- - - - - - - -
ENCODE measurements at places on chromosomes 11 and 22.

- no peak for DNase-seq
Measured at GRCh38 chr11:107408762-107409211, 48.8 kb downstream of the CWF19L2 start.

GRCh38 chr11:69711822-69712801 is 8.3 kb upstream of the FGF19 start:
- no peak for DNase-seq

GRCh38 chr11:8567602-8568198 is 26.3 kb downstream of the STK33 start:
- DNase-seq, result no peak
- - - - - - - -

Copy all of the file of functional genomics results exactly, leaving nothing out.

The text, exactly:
ENCODE measurements at places on chromosomes 11 and 22.

- no peak for DNase-seq
Measured at GRCh38 chr11:107408762-107409211, 48.8 kb downstream of the CWF19L2 start.

GRCh38 chr11:69711822-69712801 is 8.3 kb upstream of the FGF19 start:
- no peak for DNase-seq

GRCh38 chr11:8567602-8568198 is 26.3 kb downstream of the STK33 start:
- DNase-seq, result no peak